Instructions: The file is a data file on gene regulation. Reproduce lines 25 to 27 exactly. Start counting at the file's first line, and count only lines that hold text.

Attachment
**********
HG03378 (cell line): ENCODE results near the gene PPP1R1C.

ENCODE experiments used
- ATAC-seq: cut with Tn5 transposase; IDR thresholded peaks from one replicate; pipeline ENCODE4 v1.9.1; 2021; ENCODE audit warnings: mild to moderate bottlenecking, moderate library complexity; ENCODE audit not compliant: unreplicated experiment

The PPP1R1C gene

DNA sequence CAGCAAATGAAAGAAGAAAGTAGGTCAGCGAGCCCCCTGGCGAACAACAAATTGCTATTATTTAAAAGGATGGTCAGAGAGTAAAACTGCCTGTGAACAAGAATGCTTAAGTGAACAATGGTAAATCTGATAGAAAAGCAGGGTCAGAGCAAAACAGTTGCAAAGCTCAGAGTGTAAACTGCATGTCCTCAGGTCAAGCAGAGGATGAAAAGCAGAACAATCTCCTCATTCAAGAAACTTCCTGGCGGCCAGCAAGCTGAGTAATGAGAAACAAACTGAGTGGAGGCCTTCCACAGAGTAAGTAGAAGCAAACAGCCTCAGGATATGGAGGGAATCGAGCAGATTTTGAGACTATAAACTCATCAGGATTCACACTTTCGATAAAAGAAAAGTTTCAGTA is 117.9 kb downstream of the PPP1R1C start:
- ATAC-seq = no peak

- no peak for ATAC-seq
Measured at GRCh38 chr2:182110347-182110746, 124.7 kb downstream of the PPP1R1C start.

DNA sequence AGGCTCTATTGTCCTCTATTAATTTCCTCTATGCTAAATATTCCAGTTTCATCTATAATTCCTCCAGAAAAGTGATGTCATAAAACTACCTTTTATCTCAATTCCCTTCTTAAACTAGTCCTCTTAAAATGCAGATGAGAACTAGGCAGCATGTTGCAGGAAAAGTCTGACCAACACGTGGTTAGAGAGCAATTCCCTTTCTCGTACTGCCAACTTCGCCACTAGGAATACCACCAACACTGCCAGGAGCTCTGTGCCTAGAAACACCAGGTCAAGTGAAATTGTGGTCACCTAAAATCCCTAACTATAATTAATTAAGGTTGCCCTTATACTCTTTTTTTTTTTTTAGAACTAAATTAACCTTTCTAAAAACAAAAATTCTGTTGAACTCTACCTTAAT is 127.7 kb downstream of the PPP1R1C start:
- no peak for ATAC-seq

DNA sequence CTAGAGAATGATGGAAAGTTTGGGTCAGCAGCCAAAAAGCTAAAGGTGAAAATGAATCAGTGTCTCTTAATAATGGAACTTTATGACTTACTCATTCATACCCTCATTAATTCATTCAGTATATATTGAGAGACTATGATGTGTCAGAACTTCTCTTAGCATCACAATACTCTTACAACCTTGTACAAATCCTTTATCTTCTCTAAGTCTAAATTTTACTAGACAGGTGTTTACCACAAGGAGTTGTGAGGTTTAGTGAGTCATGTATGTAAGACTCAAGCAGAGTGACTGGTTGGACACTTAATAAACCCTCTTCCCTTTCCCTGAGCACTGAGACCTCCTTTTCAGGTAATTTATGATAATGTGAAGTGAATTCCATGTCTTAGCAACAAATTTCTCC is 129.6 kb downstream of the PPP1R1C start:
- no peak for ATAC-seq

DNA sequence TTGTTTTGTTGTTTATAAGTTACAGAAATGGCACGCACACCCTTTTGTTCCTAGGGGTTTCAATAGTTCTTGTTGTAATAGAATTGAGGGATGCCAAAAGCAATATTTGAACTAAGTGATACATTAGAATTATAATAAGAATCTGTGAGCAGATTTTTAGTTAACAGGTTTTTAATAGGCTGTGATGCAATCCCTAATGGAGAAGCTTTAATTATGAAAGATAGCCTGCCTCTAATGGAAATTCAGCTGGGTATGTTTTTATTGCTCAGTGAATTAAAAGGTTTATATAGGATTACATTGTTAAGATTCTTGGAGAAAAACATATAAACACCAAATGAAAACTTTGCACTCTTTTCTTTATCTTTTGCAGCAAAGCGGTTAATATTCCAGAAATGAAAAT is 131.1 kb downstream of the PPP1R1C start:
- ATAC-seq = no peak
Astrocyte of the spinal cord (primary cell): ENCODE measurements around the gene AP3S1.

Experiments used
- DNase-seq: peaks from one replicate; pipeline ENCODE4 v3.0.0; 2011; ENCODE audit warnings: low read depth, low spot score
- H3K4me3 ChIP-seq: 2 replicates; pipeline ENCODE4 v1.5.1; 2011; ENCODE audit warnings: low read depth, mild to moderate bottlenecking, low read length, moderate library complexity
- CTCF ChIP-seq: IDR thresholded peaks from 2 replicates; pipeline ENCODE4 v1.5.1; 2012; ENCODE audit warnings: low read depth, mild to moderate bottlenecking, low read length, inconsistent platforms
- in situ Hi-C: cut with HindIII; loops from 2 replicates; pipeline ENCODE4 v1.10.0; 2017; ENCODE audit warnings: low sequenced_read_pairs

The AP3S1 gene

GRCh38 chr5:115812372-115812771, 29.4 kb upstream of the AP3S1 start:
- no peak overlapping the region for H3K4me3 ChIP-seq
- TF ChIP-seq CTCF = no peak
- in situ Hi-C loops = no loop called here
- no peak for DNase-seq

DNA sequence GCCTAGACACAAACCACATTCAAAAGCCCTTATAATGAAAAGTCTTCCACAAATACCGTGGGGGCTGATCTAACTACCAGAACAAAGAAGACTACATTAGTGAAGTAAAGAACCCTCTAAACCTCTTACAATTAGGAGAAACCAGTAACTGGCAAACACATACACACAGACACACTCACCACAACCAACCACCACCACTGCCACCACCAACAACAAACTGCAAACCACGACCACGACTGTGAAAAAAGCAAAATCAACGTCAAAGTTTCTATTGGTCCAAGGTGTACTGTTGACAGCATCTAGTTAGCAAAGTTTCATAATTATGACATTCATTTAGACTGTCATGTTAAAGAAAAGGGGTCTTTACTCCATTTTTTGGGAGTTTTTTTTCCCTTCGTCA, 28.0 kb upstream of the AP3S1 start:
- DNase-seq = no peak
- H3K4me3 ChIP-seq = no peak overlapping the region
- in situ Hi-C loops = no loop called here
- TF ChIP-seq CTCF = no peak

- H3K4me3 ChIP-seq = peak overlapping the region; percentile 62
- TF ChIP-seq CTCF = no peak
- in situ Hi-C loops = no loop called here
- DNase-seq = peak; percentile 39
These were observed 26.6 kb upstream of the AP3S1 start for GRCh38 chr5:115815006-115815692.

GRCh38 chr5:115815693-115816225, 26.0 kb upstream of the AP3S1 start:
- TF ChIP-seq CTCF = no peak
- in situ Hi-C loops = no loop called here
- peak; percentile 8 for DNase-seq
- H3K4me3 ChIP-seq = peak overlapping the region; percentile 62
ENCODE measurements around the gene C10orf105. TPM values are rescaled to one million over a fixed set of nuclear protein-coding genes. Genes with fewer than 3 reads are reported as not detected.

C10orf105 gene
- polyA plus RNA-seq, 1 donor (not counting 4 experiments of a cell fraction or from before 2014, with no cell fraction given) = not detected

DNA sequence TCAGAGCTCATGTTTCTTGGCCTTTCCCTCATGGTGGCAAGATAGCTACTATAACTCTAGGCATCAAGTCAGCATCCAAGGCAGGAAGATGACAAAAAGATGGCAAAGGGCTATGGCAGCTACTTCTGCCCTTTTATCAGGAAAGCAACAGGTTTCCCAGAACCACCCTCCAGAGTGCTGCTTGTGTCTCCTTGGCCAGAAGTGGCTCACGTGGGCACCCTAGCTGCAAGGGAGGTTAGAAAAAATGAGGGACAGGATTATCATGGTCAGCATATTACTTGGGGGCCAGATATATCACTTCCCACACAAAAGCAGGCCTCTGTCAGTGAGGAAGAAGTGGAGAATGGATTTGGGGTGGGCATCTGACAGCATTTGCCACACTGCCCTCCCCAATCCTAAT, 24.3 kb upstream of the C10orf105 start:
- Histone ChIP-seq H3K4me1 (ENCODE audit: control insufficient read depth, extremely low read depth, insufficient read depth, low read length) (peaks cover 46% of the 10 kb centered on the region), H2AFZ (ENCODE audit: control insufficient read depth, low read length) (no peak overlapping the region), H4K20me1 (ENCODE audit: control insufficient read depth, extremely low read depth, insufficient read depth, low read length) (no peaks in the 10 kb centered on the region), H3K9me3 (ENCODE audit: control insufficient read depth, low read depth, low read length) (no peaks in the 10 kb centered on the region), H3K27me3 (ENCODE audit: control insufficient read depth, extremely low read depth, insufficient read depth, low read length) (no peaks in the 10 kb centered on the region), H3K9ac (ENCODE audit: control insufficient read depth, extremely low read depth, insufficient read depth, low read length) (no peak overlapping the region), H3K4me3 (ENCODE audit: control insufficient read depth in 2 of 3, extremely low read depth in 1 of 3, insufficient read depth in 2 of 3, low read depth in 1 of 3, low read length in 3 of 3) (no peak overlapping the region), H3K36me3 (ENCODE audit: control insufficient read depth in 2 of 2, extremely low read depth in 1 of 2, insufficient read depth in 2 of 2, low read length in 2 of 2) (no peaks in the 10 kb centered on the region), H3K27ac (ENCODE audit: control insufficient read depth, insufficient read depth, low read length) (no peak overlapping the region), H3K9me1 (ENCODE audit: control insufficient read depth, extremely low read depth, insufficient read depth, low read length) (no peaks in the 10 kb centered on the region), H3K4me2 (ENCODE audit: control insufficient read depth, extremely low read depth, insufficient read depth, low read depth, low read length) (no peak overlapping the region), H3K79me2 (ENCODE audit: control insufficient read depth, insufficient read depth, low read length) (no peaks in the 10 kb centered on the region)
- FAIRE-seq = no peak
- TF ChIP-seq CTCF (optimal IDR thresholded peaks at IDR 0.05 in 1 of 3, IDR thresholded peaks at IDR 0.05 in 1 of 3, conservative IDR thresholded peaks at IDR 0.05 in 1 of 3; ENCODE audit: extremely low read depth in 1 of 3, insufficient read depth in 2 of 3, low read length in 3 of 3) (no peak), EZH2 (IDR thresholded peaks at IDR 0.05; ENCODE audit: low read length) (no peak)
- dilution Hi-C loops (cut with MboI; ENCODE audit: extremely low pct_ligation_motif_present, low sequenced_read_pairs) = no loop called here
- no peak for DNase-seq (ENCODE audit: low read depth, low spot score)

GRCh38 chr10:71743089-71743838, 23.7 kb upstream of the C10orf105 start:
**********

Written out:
- in situ Hi-C loops = no loop called here
- no peak for DNase-seq

DNA sequence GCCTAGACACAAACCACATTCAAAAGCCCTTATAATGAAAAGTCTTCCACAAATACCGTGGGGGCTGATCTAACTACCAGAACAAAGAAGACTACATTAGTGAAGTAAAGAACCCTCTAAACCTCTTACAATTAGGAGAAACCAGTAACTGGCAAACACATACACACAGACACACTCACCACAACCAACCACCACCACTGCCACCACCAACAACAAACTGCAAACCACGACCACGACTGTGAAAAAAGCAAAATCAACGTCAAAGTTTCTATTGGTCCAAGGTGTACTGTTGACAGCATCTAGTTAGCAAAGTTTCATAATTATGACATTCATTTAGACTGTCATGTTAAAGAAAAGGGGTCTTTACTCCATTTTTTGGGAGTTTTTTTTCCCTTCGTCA, 28.0 kb upstream of the AP3S1 start: